Following their conversation, Triet subjected herself to our cross-examination about 50 Cent, procedural dramas, directing an award-winning dog performance and the shattering of truth for a child.
This is a family drama, a relationship drama, a courtroom drama, but the trial becomes more about moments of decline in a relationship. Can you describe your storytelling process? Did you start the script zeroing in on a thread and then build outward? How did you arrive at Samuel’s decline of personal success contributing to the decline of the couple?
Justine Triet: We wanted to dive into the complexity of that couple. But in going through the courtroom—and because many people are talking instead of her—she’s there to justify herself, to take some of herself back. The courtroom, too, lets her dispose of a narrative she might have held before about their relationship, about her success and his lack of success, and she is afforded the chance to reappropriate her own life. It was an original way to come inside the story through that couple. I did not want to have many flashbacks, but I wanted to start with a lack of images, a lack of precision, and let other people explain her life through evidence. Only in processing this does she get to tell her story, and it becomes more truthful than she might have been otherwise.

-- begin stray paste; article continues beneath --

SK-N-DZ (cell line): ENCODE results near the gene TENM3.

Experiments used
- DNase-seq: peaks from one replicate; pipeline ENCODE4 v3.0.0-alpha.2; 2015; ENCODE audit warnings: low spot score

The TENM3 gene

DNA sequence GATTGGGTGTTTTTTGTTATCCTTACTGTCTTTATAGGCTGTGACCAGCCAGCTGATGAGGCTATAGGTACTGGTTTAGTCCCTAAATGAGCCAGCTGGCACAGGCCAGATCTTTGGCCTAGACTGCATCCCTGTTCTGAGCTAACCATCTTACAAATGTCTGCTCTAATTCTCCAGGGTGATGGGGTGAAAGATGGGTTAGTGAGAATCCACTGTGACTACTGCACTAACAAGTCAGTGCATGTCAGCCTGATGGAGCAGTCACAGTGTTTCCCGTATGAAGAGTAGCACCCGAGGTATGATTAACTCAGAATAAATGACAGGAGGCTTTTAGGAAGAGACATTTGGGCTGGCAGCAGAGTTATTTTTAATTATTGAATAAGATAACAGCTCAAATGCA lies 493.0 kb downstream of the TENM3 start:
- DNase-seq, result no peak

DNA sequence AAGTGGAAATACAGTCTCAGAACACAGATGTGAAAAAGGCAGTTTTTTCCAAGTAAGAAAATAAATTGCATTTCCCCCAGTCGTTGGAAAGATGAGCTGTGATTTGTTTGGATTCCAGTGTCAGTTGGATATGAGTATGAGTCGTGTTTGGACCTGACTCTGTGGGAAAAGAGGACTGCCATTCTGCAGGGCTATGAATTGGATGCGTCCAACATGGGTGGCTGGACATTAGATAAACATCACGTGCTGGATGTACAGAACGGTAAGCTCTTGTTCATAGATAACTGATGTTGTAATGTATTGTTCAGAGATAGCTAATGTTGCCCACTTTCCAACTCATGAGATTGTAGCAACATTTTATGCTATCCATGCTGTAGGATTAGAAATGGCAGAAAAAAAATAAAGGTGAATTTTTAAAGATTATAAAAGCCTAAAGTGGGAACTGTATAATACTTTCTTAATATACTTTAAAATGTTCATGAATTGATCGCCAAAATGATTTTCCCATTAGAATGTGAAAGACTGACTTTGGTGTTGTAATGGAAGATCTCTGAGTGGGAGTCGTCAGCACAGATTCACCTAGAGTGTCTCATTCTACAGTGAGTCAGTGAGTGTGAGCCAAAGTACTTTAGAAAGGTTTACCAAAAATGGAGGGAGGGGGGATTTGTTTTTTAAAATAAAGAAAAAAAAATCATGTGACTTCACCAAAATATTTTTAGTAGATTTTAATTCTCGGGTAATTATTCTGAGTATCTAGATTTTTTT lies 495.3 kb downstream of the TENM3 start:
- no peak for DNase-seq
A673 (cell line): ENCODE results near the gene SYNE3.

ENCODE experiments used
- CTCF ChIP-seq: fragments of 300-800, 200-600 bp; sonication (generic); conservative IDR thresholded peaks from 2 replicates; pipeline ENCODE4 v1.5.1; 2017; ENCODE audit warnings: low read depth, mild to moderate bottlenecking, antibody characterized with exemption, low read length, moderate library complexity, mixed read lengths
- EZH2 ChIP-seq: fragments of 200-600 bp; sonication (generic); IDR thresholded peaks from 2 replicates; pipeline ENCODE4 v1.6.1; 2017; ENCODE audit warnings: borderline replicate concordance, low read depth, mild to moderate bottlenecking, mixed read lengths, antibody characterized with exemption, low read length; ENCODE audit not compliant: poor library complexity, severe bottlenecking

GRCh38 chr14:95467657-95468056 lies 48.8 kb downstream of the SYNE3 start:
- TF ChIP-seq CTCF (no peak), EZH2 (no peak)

The relationship decline is really the center of the movie; the question of that couple, the reciprocity and the way people try to say, ‘Okay, this is your fault. This is my fault.’ I lived through many, many things in my life and sometimes I get very anxious about it. Sometimes I feel I have an emotion, a very precise story in my life, and then a few years later, people say to me, ‘No, that’s not my reality. That’s not the story.’ Sometimes people have an opinion that’s very different, not just in fault but even along the way. The subjectivity of opinion is really interesting, the way time destroys the objectivity of a situation and separates people between thoughts and truths.
I was obsessed with the idea of trying to say everybody has a point of view and, of course, in the argument scene, to show how it’s a little courtroom inside the couple. It’s a baby courtroom at that moment; it’s a battle of ideas. Before the blows, people are trying to defend their position. This small courtroom is played in a real courtroom and that makes it different.